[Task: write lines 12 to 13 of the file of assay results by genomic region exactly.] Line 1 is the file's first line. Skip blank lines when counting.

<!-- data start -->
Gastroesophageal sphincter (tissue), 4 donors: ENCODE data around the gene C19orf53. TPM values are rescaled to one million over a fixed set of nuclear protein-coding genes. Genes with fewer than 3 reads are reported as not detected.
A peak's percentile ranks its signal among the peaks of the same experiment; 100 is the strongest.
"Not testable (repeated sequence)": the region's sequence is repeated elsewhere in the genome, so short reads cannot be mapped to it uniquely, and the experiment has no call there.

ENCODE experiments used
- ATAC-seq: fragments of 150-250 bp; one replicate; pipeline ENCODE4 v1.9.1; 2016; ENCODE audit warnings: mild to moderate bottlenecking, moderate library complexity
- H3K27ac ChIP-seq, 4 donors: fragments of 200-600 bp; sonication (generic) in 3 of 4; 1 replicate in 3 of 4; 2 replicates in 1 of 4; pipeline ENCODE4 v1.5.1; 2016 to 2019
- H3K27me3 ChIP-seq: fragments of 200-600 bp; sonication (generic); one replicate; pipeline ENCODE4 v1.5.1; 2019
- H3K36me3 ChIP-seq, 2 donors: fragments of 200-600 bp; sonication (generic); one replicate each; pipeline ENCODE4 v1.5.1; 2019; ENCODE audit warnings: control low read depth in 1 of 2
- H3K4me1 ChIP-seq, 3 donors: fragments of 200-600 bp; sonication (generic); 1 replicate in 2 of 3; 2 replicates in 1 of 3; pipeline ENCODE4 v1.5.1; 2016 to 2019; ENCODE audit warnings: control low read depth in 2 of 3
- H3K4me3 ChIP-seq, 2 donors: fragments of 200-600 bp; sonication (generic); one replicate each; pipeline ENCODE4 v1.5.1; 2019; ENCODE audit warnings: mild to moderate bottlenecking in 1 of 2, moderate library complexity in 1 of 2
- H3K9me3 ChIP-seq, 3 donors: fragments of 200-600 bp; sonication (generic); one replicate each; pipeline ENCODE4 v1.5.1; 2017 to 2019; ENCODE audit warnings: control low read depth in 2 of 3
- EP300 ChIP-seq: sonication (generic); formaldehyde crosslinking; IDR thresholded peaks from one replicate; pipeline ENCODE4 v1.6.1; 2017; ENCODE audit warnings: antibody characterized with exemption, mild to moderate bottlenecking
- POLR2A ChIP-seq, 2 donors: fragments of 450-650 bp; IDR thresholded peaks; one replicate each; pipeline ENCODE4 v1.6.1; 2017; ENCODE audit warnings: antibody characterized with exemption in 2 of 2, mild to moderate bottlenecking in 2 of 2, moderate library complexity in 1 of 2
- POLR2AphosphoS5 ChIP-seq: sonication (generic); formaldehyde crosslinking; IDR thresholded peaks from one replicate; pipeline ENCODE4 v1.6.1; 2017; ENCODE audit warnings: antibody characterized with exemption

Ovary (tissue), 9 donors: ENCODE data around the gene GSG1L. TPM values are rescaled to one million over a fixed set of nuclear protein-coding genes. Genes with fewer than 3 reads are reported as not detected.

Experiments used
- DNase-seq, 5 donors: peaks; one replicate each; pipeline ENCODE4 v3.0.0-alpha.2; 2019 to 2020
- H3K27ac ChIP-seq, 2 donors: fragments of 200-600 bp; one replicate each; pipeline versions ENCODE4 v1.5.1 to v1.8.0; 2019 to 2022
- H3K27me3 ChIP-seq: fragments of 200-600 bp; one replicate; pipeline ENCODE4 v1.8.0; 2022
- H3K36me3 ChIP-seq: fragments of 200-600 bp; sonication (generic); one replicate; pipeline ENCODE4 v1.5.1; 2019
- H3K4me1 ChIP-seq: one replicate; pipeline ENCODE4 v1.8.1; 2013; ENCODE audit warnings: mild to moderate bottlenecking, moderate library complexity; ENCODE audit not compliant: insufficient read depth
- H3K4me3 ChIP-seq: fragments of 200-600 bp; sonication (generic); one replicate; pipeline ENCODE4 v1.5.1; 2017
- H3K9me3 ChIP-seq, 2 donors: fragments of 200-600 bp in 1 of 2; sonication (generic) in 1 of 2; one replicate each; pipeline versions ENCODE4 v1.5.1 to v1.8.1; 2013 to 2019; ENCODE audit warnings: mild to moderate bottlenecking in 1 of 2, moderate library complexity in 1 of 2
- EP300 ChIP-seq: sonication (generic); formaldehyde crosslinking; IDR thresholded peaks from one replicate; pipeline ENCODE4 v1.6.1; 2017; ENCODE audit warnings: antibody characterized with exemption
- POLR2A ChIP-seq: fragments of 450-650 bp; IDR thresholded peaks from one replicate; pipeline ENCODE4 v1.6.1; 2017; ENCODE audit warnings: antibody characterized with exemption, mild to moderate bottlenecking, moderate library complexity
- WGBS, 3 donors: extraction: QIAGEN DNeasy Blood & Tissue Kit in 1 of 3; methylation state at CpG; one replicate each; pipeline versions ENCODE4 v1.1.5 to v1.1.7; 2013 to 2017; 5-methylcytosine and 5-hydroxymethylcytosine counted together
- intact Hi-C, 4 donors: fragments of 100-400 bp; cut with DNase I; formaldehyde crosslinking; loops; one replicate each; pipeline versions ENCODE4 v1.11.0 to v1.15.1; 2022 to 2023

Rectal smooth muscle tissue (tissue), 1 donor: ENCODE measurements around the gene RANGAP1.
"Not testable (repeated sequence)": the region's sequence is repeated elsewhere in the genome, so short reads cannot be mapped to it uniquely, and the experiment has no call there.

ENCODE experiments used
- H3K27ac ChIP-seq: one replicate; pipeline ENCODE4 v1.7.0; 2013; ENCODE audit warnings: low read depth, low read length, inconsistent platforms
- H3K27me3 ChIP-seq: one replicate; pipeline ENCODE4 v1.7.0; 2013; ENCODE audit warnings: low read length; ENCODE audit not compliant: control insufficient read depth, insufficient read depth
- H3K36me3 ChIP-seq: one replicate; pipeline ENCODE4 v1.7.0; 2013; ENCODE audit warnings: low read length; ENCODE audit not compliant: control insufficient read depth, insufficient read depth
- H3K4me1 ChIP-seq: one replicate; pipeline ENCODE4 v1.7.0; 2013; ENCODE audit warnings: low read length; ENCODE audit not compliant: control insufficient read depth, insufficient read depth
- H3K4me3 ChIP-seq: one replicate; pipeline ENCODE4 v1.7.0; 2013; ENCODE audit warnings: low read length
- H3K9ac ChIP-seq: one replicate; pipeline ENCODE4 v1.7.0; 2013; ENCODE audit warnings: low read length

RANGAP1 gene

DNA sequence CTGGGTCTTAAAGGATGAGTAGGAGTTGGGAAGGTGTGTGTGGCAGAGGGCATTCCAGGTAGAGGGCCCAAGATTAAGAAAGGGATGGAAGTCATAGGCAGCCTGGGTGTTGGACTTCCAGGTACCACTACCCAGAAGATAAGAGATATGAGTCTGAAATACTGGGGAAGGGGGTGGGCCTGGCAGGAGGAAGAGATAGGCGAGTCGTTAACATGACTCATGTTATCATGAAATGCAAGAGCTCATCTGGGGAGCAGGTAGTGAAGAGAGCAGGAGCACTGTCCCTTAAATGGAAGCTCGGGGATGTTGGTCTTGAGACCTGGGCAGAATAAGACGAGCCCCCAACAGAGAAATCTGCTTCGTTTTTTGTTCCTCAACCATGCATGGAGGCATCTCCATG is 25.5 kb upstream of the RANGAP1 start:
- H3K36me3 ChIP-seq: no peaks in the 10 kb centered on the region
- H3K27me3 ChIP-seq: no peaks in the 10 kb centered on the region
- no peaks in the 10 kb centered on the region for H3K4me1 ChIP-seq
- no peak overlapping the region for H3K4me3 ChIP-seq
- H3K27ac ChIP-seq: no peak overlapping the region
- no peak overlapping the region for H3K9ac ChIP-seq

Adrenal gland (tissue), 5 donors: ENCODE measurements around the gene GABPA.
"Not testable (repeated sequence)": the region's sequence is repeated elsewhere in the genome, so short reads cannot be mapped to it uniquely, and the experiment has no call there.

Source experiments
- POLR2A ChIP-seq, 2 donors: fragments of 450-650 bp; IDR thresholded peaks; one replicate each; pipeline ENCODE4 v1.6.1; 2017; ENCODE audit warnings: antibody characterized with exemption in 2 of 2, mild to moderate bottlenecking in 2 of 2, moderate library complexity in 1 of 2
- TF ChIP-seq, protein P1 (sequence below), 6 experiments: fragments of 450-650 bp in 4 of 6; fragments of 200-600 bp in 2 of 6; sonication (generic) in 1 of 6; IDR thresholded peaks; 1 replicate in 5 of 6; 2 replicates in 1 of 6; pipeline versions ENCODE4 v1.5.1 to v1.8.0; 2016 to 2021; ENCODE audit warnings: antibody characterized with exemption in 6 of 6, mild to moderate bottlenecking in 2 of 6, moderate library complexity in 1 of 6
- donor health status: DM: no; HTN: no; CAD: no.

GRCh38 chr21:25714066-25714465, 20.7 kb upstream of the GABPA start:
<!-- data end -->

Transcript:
- EP300 ChIP-seq: sonication (generic); formaldehyde crosslinking; IDR thresholded peaks from one replicate; pipeline ENCODE4 v1.6.1; 2017; ENCODE audit warnings: antibody characterized with exemption, mild to moderate bottlenecking
- POLR2A ChIP-seq, 2 donors: fragments of 450-650 bp; IDR thresholded peaks; one replicate each; pipeline ENCODE4 v1.6.1; 2017; ENCODE audit warnings: antibody characterized with exemption in 2 of 2, mild to moderate bottlenecking in 2 of 2, moderate library complexity in 1 of 2